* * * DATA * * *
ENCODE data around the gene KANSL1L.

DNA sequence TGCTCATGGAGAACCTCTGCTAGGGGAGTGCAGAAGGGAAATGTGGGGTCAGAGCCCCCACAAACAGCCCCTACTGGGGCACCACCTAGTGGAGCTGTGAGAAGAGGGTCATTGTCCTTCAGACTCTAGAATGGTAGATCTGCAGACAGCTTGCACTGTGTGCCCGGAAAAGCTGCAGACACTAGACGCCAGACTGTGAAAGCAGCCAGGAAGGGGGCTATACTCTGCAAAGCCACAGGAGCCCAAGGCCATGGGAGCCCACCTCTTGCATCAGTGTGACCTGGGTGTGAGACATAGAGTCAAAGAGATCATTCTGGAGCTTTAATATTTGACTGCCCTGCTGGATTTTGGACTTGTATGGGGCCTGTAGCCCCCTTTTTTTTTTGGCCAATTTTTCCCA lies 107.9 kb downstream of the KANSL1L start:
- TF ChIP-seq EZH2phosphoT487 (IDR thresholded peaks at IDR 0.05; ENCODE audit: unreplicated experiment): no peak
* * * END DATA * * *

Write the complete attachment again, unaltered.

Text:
ENCODE data around the gene KANSL1L.

DNA sequence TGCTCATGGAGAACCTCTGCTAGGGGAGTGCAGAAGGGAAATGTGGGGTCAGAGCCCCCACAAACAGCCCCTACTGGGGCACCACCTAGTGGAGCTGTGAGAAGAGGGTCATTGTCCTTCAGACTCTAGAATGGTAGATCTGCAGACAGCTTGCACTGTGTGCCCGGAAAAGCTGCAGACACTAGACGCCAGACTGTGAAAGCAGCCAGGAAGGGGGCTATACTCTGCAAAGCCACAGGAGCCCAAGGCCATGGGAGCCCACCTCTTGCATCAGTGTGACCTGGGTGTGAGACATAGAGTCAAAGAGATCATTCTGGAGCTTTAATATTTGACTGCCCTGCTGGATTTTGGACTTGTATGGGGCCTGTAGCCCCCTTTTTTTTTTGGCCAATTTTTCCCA lies 107.9 kb downstream of the KANSL1L start:
- TF ChIP-seq EZH2phosphoT487 (IDR thresholded peaks at IDR 0.05; ENCODE audit: unreplicated experiment): no peak